Sharing ideas

NorWest diabetes and kidney disease screening project singled out for praise

Soni, Letourneau, Fransoo,
NorWest team members, from left: Kazel Ebora, Sandra Marriott-Silver and Shannon Milks, with some of the screening equipment.

Winnipeg Health Region
Wave, January / February 2017

NorWest Co-op Community Health Centre has been recognized for its efforts to use a mobile screening clinic to detect diabetes and kidney problems in patients.

The initiative was one of three singled out by the Winnipeg Regional Health Authority’s Quality Improvement & Patient Safety department in partnership with the Manitoba Patient Safety Institute as part of an effort to celebrate improvements in patient safety and quality.

Cheryl Harder, improvement education consultant with Quality Improvement & Patient Safety, says the campaign is designed to promote sharing of ideas among health-care providers working throughout the Region.

 “What we’re trying to do is highlight good ideas,” says Harder. “So each year we ask health-care providers to submit entries to a contest for initiatives that achieve certain goals,” she says.

This year’s theme was patient flow, the goal of which is to provide treatment to patients in a timely and effective manner. A total of 29 entries were received during the competition, which ran during Patient Safety Week last October.

Although there is a small prize for the top three winners, the point of the exercise is to showcase how care can be improved.

“Health-care workers are extremely busy and their efforts are often focused on their own units,” she says. “They think of an amazing idea and run with it, but the mechanisms to share that success outside their units aren’t always there; they aren’t always thinking to do that. The Patient Safety Week contest helps bring those ideas to a wider audience, where others can benefit from them and be inspired.”

NorWest’s Mobile Diabetes, Kidney Screening and Intervention Project was itself inspired by another project called FINISHED (First Nations Community Based Screening to Improve Kidney Health and Prevent Dialysis).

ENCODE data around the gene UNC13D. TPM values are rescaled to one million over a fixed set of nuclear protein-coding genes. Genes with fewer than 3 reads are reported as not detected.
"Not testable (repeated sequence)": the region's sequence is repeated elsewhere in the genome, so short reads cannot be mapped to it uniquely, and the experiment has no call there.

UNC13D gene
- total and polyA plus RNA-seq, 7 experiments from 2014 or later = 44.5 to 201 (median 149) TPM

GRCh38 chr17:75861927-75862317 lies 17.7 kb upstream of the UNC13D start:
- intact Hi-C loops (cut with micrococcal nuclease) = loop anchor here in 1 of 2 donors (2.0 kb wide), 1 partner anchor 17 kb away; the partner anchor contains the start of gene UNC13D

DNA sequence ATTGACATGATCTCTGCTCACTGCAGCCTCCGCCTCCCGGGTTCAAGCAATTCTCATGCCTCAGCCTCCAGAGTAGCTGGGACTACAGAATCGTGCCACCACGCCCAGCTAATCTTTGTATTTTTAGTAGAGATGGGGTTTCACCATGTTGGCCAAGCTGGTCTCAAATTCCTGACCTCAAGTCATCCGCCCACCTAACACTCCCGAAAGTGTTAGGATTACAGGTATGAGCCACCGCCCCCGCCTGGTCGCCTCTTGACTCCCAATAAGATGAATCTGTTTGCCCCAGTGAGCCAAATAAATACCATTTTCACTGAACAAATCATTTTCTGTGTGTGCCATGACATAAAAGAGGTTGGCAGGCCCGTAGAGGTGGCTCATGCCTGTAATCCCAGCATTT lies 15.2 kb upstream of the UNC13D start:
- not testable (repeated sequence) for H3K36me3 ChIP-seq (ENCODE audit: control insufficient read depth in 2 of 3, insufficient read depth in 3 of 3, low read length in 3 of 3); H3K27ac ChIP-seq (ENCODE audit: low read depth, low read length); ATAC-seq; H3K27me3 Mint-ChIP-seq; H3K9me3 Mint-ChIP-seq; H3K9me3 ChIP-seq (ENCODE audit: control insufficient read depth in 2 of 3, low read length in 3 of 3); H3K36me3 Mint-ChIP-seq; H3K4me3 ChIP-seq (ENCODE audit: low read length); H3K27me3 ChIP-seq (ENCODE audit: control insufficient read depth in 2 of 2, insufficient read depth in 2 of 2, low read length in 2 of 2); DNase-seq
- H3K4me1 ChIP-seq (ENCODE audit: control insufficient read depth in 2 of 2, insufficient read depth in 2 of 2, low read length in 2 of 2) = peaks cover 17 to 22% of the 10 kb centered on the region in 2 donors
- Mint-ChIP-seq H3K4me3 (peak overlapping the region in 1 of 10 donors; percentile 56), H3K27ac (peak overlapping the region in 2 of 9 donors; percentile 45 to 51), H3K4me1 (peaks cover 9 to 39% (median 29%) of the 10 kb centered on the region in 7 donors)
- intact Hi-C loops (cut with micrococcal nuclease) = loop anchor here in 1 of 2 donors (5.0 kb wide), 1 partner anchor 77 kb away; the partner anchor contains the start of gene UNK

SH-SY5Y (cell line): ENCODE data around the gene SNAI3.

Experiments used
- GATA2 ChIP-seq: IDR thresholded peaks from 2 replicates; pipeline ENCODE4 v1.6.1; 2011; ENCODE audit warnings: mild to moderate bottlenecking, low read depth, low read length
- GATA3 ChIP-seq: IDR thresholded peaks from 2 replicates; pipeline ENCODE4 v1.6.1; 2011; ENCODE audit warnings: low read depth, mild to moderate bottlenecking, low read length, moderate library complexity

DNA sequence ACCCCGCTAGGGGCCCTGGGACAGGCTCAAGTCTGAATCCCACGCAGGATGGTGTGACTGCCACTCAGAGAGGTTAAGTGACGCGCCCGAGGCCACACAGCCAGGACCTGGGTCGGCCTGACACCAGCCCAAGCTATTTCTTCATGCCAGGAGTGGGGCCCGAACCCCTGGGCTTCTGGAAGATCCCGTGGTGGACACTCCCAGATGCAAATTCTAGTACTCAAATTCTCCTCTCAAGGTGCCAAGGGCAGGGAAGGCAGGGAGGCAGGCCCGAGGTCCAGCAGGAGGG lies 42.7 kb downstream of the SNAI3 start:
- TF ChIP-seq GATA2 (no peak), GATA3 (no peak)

As chronic disease co-ordinator Shannon Milks explains, the NorWest project uses specialized mobile equipment to test patients at various locations throughout the community. “This model is an excellent example of community outreach,” says Milks. “It’s an innovative way of offering health services to populations at higher risk for developing diabetes, hypertension or kidney disease, or individuals with diabetes who may not have been screened for complications.”

Using urine, blood and blood pressure tests, mobile clinic staff are able to generate a five-year kidney failure risk prediction score. Results are shared with the participant’s primary-care provider or, in some cases, a kidney specialist, for follow-up. If participants don’t have a primary-care provider, they are linked to one, or to experts in diabetes education, nutrition counselling, or other health-care related fields. Test results are available in 15 minutes, and the entire process takes 30 minutes.

Developed in partnership with the Diabetes Integration Project and the Manitoba Renal Program, and funded through a $200,000 grant from the Lawson Foundation with in-kind support from NorWest, the project has resulted in 526 participants being screened since May 2015. Of these, 173 required follow-up care.

“With this kind of early detection, we are able to help participants address a condition they often didn’t know they had, helping prevent unnecessary disease progression and complications,” Milks says. Based on its success, funding for the program was recently extended for two years.